That’s probably because of the obscurity of the material, drawing on interactions between Jung himself and figures in his dreams and imagination that few will understand.

There’s the wise old man in the form of the guide known as Philemon. Then there’s the father and daughter pair Elijah and Salome, each vying for domination but eventually achieving some kind of balance with Jung’s consciousness.

The language is sometimes obscure, the ideas even more so. And if you’re not in the mood for it, the over-wrought emotionality is sometimes unbearable.

But at other times the insights are simply astonishing.

Why do men not see their stupidity? Stupidity is a daughter of the God. Therefore men cannot stop murdering since thus they serve the serpent of the God without knowing it. It is worth giving one’s life for the sake of serving the serpent of the God…not wanting to murder and die amounts to deceiving the God…the God grows strong through human murder.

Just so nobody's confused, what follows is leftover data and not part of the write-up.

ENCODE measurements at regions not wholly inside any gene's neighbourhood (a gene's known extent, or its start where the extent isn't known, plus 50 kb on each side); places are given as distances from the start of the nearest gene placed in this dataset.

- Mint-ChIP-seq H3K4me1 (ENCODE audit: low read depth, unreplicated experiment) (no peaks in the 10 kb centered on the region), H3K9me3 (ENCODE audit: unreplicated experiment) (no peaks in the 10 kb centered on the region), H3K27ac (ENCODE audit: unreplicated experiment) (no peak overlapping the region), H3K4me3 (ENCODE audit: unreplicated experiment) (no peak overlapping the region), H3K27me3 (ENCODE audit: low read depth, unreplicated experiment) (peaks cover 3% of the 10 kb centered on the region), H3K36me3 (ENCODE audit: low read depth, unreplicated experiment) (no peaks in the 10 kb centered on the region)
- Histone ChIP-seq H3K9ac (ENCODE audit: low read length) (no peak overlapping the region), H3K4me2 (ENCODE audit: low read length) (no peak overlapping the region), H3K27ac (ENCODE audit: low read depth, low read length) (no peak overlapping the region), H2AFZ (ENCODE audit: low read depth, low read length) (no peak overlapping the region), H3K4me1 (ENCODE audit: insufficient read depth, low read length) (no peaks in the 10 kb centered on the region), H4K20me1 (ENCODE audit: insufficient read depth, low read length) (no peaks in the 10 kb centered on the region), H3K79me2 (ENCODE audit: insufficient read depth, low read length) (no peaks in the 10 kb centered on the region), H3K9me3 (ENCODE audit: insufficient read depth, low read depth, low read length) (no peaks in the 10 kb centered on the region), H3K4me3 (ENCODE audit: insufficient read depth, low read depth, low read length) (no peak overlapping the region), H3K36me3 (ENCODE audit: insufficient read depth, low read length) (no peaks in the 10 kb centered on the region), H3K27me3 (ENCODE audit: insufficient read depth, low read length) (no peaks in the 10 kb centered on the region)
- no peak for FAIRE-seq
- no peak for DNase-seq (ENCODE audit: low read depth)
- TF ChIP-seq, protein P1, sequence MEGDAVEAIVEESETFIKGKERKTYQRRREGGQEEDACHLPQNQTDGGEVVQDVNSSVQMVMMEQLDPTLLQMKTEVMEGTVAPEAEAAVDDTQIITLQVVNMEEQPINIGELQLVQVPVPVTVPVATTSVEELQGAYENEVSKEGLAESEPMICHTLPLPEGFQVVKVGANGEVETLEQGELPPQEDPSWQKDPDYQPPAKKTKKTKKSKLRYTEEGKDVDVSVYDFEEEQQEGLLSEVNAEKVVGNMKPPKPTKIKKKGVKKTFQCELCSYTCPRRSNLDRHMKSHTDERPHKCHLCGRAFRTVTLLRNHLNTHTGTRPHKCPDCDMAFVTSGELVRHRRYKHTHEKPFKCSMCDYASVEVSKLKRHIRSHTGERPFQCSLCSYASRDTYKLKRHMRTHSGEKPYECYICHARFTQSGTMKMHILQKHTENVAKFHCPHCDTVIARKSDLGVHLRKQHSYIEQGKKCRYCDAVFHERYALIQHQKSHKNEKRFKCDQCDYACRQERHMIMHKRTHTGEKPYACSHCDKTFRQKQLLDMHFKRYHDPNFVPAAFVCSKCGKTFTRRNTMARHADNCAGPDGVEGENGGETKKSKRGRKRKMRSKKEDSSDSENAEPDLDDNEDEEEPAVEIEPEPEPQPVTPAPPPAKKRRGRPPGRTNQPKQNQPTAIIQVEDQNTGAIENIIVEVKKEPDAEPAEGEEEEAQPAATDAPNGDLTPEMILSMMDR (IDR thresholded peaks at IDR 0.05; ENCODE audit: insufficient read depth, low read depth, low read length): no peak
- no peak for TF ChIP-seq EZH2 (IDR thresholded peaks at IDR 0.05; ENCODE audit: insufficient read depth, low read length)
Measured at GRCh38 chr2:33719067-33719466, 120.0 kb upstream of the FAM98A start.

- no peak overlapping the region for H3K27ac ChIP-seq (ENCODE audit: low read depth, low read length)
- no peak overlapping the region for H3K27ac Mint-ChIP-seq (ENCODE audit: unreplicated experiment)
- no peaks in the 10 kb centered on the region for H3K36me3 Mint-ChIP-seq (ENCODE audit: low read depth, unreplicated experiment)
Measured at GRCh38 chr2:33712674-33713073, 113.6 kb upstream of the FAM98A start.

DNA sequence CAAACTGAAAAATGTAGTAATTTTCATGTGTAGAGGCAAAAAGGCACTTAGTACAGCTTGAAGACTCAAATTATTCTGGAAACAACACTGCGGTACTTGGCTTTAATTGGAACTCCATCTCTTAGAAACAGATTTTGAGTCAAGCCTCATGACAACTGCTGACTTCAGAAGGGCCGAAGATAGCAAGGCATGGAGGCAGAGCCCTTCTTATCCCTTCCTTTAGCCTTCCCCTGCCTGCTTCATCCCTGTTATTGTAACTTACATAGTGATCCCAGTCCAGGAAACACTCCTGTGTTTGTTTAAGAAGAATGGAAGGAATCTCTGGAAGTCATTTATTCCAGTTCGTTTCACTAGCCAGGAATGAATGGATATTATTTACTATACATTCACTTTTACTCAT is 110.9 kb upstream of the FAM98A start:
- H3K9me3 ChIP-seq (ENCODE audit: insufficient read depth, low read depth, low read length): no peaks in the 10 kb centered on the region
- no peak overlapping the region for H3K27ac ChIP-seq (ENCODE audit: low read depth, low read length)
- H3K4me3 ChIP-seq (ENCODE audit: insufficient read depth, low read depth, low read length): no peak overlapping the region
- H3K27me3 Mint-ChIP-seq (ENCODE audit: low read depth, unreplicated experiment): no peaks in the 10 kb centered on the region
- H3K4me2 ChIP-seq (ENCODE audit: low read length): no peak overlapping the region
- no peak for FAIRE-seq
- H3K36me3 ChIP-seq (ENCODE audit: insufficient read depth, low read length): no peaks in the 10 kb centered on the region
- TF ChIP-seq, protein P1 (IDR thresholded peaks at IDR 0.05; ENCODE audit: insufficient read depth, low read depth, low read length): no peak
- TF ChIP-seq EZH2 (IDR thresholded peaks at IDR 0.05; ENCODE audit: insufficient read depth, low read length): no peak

Jung is horrified by these words of Philemon, but has to be reconciled with them, as they speak to the dead, and to a part of him.

But what marks the Red Book out as against most of his other works is its feeling aspect. The colour and sometime even lack of intellectual rigour makes it a very different beast from his Collected Works writings.

…the image that I saw was crimson, fiery coloured, a gleaming gold. The voice I heard was like distant thunder, like the wind roaring in the forest, like an earthquake…